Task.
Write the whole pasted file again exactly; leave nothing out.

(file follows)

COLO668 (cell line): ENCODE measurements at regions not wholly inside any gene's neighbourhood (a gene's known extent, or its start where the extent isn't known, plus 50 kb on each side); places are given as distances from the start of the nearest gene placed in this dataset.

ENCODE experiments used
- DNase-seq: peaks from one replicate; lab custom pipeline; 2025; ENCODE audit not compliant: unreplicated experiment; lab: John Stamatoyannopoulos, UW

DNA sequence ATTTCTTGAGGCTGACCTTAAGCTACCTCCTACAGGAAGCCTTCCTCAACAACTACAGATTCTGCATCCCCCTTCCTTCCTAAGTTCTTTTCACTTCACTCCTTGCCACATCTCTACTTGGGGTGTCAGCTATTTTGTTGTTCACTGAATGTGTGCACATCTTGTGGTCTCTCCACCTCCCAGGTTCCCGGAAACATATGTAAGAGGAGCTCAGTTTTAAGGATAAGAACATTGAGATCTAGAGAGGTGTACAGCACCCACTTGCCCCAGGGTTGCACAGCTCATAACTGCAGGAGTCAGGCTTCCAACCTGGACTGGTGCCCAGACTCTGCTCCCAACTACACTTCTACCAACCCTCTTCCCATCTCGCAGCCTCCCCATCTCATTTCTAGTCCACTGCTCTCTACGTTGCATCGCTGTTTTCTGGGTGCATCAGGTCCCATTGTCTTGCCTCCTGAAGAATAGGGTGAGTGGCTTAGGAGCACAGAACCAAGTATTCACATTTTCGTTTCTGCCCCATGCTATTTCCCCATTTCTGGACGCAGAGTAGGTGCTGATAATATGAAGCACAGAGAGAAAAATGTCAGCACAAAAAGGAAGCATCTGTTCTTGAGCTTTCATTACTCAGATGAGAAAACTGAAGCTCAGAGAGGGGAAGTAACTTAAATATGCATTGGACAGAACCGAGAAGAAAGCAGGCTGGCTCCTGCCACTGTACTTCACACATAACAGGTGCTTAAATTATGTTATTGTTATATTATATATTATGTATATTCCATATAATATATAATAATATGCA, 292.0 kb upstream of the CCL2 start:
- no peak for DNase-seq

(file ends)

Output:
COLO668 (cell line): ENCODE measurements at regions not wholly inside any gene's neighbourhood (a gene's known extent, or its start where the extent isn't known, plus 50 kb on each side); places are given as distances from the start of the nearest gene placed in this dataset.

ENCODE experiments used
- DNase-seq: peaks from one replicate; lab custom pipeline; 2025; ENCODE audit not compliant: unreplicated experiment; lab: John Stamatoyannopoulos, UW

DNA sequence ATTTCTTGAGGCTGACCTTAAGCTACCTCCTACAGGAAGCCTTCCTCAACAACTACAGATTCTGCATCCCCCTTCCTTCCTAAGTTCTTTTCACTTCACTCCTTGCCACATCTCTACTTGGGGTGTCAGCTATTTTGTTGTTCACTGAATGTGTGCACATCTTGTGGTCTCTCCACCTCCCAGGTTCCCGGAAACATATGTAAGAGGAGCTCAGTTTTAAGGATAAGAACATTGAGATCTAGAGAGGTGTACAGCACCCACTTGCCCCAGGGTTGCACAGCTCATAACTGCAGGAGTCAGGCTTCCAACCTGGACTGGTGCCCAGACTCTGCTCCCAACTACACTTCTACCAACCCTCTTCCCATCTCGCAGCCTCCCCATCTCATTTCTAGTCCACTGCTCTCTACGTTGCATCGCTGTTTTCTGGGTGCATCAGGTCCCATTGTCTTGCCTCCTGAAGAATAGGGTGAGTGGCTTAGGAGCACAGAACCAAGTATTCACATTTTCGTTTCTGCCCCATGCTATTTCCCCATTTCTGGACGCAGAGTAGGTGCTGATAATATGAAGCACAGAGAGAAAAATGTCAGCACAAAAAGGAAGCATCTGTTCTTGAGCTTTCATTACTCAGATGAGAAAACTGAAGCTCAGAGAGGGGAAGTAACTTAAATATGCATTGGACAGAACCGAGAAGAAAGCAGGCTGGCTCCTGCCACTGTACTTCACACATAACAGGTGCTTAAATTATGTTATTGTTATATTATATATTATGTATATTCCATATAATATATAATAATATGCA, 292.0 kb upstream of the CCL2 start:
- no peak for DNase-seq